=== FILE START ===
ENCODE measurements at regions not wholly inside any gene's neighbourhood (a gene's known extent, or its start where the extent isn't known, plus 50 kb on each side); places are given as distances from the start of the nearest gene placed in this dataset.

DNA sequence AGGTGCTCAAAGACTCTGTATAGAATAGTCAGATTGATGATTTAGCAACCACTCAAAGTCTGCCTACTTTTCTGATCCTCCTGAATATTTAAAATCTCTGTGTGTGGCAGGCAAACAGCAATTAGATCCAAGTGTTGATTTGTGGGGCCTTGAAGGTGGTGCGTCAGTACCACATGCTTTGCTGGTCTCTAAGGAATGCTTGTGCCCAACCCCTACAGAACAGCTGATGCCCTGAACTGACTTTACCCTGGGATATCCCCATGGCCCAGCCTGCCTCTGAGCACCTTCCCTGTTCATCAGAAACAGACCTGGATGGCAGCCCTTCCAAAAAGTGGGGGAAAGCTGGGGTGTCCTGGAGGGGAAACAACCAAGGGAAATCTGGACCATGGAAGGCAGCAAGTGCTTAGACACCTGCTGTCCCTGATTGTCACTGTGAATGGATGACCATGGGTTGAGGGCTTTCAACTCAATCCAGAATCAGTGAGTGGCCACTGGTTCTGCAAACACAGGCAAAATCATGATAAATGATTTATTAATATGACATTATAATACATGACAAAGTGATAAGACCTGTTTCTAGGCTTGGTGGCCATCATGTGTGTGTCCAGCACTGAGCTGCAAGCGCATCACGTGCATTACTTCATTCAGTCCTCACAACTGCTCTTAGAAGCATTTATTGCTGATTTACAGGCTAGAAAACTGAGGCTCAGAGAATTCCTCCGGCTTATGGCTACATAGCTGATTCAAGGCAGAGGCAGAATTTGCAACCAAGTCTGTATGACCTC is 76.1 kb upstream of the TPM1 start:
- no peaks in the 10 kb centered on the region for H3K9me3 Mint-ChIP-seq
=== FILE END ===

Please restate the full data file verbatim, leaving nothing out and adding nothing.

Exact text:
ENCODE measurements at regions not wholly inside any gene's neighbourhood (a gene's known extent, or its start where the extent isn't known, plus 50 kb on each side); places are given as distances from the start of the nearest gene placed in this dataset.

DNA sequence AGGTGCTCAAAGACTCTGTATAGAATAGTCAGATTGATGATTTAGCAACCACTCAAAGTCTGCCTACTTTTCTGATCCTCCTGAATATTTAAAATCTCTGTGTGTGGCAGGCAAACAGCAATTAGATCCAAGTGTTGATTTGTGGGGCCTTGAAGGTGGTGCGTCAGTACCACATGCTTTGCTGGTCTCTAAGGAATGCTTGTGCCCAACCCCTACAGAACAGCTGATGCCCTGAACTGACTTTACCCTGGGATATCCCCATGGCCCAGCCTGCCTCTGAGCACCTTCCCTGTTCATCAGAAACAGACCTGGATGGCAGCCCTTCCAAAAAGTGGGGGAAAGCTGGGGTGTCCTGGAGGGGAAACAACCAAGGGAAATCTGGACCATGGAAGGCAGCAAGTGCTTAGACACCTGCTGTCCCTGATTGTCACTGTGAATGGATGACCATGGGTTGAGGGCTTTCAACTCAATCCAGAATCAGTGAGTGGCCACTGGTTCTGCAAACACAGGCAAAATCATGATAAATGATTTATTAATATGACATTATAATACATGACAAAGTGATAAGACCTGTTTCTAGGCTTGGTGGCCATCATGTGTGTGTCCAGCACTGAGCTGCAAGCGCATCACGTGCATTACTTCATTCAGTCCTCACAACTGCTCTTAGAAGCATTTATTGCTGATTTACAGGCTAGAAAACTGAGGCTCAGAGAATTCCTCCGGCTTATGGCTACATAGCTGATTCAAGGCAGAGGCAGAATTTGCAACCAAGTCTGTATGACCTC is 76.1 kb upstream of the TPM1 start:
- no peaks in the 10 kb centered on the region for H3K9me3 Mint-ChIP-seq